And if you want to defend leaving her out, don’t use Twitter’s character count or the tighter counts of headlines as an excuse. Alicia is six characters, wife is four. Add a comma or an ampersand to either of those words and you can add an important newsworthy person and element to your tweet or headline for less than 10 characters. I’d like to hear a defense if you have one, but not that one.

While I single out the Times because it’s the most prominent newspaper, it was not alone in its focus on a single death from the crash:

Note that the New York Post uses a photo of Russell Crowe, but not Alicia Nash.

These media tweets didn’t mention Alicia Nash, but the accompanying headlines did:

This media tweet didn’t mention Alicia, but the cutline with the photograph did:

To be fair, some media outlets and journalists did mention Alicia Nash in their tweets about the crash, rarely by name:

Update: Here’s a tweet, called to my attention in a comment, that gave Alicia her due:

I’ll be inviting response from New York Times editors and will add it if they send anything. If you wrote one of the tweets above and would like to respond, I invite your feedback in the comments or on Twitter (I’ll add your tweet to the post if you mention me).

But let’s close with a little recognition for Alicia Nash, who died with her husband, John, in a crash Saturday:

Update: Tom McKay tweeted at me that he mentioned Alicia Nash in his headline.

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This week I saw a post from a Digital First Media newsroom in my Facebook news feed, and was surprised to see it there. I “liked” dozens of DFM newsrooms during my time there, but don’t particularly care to follow their news that much now.

So I decided to unlike the page. And, while I was at it, I went into the list of pages I liked and decided to unlike a bunch more — at least two dozen, maybe three (it was probably an oversight that I didn’t like all 75 DFM dailies and some weeklies). And most of them, I had no idea I was even following because, well, they never showed up in my news feed. In fact, I’m not sure how that one showed up the other day because I hadn’t seen it in ages. I only recognized two or three of the ones I dropped as occasionally showing up in my feed.*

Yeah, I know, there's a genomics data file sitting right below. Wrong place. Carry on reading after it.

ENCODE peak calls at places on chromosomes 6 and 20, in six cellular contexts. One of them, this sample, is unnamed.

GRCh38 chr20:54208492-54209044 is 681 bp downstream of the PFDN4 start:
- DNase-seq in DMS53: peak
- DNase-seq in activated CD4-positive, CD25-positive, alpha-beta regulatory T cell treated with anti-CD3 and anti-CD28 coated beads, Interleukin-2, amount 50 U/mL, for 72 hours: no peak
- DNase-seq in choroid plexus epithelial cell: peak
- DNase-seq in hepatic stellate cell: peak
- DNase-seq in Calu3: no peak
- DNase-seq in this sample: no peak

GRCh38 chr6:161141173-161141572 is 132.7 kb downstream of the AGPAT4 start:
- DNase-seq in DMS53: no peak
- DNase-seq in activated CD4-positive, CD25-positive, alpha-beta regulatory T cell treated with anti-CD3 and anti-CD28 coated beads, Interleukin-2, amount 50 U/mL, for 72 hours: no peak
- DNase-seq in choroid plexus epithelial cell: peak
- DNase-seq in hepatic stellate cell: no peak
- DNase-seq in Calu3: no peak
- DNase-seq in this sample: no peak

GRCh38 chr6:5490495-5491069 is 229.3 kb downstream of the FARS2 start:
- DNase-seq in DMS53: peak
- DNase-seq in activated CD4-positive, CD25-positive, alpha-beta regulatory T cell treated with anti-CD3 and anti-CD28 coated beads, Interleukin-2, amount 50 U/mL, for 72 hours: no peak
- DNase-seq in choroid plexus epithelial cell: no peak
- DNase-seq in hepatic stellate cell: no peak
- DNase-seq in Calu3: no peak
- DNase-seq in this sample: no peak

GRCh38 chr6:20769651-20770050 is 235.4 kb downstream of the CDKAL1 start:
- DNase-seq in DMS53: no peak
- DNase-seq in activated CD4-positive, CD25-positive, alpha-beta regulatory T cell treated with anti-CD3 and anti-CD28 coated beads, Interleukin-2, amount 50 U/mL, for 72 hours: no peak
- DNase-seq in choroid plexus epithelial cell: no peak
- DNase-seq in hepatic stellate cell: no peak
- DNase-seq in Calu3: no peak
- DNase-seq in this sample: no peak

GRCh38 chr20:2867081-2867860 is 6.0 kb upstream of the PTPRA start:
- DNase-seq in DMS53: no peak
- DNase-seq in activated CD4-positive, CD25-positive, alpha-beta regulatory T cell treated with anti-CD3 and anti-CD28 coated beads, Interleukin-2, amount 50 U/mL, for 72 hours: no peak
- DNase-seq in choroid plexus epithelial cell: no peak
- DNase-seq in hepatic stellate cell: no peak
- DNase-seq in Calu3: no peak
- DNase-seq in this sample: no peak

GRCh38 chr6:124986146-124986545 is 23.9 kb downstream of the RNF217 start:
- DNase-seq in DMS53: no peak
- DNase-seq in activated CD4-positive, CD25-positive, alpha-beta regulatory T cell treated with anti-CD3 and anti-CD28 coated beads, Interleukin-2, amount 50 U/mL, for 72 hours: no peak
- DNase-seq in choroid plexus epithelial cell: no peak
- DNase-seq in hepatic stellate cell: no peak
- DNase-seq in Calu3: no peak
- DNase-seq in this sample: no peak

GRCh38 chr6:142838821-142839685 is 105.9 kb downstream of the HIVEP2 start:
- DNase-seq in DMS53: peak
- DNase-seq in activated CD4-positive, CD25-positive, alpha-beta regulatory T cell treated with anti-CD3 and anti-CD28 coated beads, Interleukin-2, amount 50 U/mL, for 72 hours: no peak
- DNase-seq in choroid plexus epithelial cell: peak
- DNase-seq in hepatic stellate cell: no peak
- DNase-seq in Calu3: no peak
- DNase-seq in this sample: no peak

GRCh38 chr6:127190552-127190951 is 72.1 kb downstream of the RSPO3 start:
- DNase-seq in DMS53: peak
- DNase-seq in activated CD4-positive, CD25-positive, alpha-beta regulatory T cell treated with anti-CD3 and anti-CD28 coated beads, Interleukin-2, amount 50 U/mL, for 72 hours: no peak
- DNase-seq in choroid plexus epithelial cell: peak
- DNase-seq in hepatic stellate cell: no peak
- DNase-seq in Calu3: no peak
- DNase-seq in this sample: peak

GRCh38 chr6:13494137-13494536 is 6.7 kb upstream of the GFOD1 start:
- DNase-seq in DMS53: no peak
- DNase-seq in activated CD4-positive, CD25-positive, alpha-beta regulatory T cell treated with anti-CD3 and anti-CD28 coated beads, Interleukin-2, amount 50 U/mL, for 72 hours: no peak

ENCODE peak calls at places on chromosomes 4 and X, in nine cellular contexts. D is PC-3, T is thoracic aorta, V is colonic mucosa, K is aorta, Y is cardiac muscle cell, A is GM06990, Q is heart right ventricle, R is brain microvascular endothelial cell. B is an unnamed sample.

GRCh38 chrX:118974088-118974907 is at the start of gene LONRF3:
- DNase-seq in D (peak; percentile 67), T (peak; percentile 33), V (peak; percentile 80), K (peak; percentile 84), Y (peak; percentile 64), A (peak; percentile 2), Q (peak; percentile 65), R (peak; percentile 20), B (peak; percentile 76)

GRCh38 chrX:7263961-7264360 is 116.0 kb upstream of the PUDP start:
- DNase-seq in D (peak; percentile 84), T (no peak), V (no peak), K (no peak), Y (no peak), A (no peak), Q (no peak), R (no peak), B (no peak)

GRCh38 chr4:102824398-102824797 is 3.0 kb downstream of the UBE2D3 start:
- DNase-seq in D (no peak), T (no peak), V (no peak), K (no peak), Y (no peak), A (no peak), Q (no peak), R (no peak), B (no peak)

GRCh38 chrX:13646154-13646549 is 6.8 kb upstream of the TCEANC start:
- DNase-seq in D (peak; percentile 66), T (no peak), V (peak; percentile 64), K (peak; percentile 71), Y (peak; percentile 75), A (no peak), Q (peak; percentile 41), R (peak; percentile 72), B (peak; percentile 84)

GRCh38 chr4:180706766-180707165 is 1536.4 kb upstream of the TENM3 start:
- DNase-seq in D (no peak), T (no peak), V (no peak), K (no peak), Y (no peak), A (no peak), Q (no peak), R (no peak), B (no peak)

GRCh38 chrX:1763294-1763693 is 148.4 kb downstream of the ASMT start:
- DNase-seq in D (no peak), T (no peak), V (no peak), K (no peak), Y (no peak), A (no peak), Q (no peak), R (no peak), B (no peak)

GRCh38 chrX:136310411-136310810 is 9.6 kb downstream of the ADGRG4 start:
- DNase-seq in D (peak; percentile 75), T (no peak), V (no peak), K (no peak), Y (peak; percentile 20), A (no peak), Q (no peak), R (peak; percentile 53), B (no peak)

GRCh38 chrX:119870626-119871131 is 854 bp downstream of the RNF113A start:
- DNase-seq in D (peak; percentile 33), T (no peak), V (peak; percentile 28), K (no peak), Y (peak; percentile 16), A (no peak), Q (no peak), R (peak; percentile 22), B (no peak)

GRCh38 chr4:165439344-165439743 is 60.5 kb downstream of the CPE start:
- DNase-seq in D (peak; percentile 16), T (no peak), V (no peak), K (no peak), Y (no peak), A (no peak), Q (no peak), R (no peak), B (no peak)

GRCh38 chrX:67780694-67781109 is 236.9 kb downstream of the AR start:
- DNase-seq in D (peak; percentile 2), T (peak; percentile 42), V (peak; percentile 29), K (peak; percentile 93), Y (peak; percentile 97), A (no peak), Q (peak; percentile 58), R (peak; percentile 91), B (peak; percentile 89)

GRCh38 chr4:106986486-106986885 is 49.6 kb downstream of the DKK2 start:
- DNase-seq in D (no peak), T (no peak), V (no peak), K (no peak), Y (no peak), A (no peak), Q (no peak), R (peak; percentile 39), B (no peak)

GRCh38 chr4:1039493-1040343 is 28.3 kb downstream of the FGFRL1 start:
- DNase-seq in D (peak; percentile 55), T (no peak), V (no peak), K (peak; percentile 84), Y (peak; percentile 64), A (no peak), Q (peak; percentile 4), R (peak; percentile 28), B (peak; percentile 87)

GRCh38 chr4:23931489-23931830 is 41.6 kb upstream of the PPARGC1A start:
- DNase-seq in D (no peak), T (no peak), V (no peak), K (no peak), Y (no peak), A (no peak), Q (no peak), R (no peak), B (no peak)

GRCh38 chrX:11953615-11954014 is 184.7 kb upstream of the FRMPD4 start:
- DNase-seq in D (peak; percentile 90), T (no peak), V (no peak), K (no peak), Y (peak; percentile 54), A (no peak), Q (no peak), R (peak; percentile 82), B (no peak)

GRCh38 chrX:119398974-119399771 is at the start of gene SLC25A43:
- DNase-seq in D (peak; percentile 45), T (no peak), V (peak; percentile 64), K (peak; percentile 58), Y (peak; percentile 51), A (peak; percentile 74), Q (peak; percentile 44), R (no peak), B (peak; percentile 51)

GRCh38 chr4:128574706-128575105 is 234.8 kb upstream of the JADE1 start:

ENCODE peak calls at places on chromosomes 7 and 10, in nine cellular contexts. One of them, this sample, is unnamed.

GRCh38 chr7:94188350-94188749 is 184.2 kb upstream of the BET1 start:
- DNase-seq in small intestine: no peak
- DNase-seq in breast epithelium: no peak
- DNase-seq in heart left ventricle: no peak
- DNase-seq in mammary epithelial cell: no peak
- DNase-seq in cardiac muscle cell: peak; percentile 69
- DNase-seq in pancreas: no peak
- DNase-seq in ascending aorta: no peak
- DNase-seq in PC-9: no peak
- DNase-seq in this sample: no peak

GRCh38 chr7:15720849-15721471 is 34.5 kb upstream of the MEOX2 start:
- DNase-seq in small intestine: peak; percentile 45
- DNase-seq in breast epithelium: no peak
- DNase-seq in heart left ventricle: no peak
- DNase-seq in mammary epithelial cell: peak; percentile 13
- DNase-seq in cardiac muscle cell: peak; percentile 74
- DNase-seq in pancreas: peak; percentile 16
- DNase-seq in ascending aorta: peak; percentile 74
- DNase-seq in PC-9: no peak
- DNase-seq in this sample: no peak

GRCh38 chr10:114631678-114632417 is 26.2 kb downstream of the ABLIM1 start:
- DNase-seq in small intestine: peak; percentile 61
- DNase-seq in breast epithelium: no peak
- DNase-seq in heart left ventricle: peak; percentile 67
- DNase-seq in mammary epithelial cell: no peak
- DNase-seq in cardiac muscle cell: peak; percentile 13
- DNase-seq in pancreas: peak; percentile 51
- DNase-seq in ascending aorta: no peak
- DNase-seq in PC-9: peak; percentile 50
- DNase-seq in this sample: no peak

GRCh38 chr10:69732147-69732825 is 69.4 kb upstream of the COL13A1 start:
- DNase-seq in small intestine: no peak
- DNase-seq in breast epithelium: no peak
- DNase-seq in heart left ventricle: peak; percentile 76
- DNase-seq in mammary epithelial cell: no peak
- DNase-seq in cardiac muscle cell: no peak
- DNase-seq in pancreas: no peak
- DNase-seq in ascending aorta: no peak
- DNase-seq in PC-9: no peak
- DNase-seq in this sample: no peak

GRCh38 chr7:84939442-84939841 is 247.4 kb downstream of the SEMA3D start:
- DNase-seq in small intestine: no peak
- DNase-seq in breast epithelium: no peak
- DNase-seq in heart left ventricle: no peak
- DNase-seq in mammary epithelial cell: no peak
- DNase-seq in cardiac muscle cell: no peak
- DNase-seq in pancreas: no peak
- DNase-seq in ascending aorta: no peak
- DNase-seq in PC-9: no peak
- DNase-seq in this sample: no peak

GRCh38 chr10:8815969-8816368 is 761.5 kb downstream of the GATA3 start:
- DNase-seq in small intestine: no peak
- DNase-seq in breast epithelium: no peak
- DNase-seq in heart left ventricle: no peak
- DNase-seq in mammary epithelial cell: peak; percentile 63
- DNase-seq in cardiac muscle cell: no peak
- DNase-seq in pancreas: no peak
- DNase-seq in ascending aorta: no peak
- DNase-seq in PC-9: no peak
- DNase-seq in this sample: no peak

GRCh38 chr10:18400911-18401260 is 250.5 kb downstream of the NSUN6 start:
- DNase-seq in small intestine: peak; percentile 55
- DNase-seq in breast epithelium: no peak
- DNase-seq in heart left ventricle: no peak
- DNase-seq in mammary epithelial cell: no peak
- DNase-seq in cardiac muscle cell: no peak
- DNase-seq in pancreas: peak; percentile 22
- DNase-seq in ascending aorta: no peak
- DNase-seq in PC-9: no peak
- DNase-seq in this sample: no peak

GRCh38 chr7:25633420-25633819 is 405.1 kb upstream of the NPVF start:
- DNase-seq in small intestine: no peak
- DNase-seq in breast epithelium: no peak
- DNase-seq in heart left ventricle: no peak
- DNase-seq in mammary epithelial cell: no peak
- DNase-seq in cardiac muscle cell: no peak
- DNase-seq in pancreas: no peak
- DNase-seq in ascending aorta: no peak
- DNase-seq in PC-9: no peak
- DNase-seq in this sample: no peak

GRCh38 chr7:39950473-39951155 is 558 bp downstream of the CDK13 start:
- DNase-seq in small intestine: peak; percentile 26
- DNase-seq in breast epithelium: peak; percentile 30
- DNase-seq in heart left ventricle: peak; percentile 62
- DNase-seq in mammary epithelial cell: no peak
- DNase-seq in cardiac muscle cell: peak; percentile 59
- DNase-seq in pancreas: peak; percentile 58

That illustrates a problem for news brands. I know every one of those newsrooms I unfollowed has staff members faithfully posting all of their stories, or several stories they think have the most appeal, to their Facebook pages daily. And most of their “fans” never see most of their posts.

The most recent estimate I’ve seen of the percentage of fans seeing a typical post was 16 percent, and that was in 2012, and the figure has certainly dropped as Facebook has made several algorithm tweaks, all designed to make it harder for non-paying brands to get their posts seen.

Maybe the number is something like 10 percent these days, but it will frequently be many of the same people, and probably 70 to 80 percent of your fans almost never see a post. They’re surprised when you show up in their news feed, as I was when my former colleagues’ post showed up this week.